Sport Cricket South African cricket officials in hot water as the Proteas take control in second Test

South African cricket officials in hot water as the Proteas take control in second Test

AB de Villiers South Africa
De Villiers hit 14 fours in his 81-ball innings. Photo: Getty
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Cricket South Africa (CSA) were forced into a public apology after it emerged that two of the organisation’s high-ranking officials posed with fans wearing masks of Sonny Bill Williams during the second Test against Australia.

News of the masks – produced to try and annoy David Warner – being worn inside the stadium hit the headlines on day one but it only later emerged that two CSA officials were caught in the storm.

Warner’s wife, Candice, was photographed in a compromising position with rugby star Williams in a Sydney toilet cubicle in 2007, and the Aussie star is not popular in South Africa after his high-profile clash with Proteas wicket-keeper Quinton de Kock during the first Test.

Warner was in the field on Saturday (local time) in Port Elizabeth as South Africa progressed from 1-39 to 7-263 at stumps on day two – a lead of 20 runs.

AB de Villiers led the way for the Proteas and is on 74 not out, while Mitch Marsh and Pat Cummins claimed two wickets each for the tourists.

‘Immediate precautionary steps taken’

The officials in the photograph are reportedly Clive Eksteen, CSA’s commercial and marketing boss, and Altaaf Kazi, CSA’s head of communications.

“Cricket South Africa wishes to distance itself from the alleged action of certain officials in associating themselves with fans wearing masks representing the face of Sonny Bill Williams, which conduct is seemingly related to the Warner/De Kock incident, during the opening day of the second Sunfoil Test match at St George’s Park,” a statement read.

While CSA respects the rights of its fans to represent their own points of view, CSA does not associate itself with these actions and urges all Protea supporters from refraining from being involved in distasteful or unwelcome actions that may impact the image of the sport and its supporters.

“CSA has taken immediate precautionary steps against the CSA officials allegedly involved in this incident and will follow the organisation’s normal internal processes in this regard.”

According to Fairfax Media, the Australian camp were aware of the masks going into the first day of the Test, and asked that they be banned.

Security complied – only for Eksteen and Kazi to overrule them after fans complained.

CSA president Chris Nenzani said the organisation sent “sincere apologies to the board of Cricket Australia, its officials, team management, plays and their families.”

Fall-out from the incident continued on Saturday, with South African cricket writer Telford Vice insisting fans who broke the masks “disgrace cricket followers”.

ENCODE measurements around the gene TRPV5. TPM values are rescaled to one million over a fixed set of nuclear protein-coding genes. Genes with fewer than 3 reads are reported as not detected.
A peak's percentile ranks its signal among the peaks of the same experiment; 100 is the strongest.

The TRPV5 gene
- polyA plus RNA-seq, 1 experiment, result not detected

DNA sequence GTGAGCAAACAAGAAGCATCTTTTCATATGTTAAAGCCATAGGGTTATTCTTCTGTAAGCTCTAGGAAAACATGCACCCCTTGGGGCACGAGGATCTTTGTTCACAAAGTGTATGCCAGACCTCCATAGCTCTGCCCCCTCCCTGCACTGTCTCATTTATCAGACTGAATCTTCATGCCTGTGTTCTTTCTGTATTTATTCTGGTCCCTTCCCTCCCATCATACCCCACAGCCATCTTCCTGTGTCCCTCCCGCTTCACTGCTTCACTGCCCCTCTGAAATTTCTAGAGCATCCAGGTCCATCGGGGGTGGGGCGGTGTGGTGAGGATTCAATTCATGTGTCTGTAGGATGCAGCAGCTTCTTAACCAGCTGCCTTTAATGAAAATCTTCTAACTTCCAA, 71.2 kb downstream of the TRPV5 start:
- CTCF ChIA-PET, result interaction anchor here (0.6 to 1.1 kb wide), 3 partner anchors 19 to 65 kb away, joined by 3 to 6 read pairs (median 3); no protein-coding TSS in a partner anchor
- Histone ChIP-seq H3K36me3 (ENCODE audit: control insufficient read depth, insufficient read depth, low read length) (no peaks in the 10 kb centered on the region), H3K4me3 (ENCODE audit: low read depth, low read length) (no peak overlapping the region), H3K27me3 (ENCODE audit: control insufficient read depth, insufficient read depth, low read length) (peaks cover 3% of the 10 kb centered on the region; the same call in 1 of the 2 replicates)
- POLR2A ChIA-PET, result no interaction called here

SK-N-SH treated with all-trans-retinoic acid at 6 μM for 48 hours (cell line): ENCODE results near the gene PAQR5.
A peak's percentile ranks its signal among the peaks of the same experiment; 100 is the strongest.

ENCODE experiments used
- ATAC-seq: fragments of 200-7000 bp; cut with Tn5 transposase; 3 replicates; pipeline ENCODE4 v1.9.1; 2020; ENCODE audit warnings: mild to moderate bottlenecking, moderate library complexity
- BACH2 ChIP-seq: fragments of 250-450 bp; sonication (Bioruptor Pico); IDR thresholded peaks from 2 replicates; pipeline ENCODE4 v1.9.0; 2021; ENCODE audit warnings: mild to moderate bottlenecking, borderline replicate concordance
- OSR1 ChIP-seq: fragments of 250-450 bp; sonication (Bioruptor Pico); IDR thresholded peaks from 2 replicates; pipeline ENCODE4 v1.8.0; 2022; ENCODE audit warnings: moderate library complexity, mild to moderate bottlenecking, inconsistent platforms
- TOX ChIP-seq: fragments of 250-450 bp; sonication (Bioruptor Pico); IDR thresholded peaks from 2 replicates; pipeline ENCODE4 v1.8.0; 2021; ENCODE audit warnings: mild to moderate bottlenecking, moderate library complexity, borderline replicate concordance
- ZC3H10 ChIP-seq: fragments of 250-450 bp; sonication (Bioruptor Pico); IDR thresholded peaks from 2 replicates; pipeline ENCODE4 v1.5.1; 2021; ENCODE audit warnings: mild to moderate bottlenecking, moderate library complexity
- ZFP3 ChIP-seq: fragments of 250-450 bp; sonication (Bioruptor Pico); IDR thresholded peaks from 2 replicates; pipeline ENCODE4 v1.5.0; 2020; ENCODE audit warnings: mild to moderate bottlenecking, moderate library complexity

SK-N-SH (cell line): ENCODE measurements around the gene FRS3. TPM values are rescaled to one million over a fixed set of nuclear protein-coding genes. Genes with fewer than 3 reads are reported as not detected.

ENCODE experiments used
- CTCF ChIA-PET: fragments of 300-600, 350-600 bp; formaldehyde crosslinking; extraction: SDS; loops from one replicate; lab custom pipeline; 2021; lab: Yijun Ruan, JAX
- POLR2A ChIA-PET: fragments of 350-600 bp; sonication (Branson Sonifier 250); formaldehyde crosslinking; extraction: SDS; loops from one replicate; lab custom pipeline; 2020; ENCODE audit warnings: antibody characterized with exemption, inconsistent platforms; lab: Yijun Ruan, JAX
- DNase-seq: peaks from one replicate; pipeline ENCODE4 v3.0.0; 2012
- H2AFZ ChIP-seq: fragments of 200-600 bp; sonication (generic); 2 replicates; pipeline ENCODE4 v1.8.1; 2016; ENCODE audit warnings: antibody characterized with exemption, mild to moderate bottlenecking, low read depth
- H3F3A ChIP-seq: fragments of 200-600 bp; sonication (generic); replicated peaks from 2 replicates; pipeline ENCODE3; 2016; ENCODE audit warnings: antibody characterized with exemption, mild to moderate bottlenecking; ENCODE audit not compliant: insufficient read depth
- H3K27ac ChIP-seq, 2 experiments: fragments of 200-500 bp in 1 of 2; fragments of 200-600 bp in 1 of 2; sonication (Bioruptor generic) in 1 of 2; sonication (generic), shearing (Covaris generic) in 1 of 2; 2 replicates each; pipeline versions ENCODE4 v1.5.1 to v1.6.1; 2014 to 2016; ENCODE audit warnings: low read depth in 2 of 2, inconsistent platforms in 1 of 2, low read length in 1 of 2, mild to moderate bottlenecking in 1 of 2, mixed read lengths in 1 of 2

“They disgrace South Africans. They disgrace the human race,” he added in a Times Live column.

Ex-Australia cricketer Jimmy Maher claimed the behaviour was “absolutely ridiculous” and that things were “getting really personal now”.

“It needs to stop,” he told Fox Sports News.

On the field

After bowling Australia out for 243 on day one, South Africa had the chance to take a first-innings lead on Saturday.

Kagiso Rabada South Africa
Australia celebrate the wicket of Kagiso Rabada. Photo: Getty

Nightwatchman Kagiso Rabada added 12 runs to his overnight score before he chopped on off Cummins (2-55 off 20 overs) for 29.

He was the only batsman dismissed in a slow first session, though, as Dean Elgar (57) and Hashim Amla (56) frustrated the Australians with patient batting.

Amla was given out lbw twice but successfully reviewed both decisions before the tourists finally had their man when Mitchell Starc (1-78 from 26) bowled him with the score on 155, ending an 88-run partnership for the third wicket.

And Elgar then fell just moments later, edging behind off Josh Hazlewood (1-73 off 24) during an over bizarrely interrupted on multiple occasions after umpire Kumar Dharmasena pleaded with the venue’s ever-present brass band to stop playing music.

The band would not be denied and nor would the Australians, as Mitch Marsh (2-26 off nine) produced a quick-fire double salvo with the wickets of Faf du Plessis (nine) and Theunis de Bruyn (one), both lbw.

That reduced the Proteas to 6-183 and gave Steve Smith’s side hope of claiming a first-innings lead.

De Villiers took charge from that point, though, regularly finding the boundary in a quick 44-run stand with de Kock.

Nathan Lyon (1-29 off 16) removed the South Africa wicket-keeper with a stunning delivery but de Villiers and Vernon Philander (14 not out) fought on in the last hour to give the hosts the advantage.

Also on day two, the ICC charged Rabada for making physical contact with Steve Smith after dismissing him in Australia’s first innings.

A ban could see Rabada miss the rest of the series, but he will contest the charge.

South Africa 7-263 (in response to Australia’s 243)
De Villiers 74*, Elgar 57, Amla 56, Mitch Marsh 2-26, Cummins 2-55

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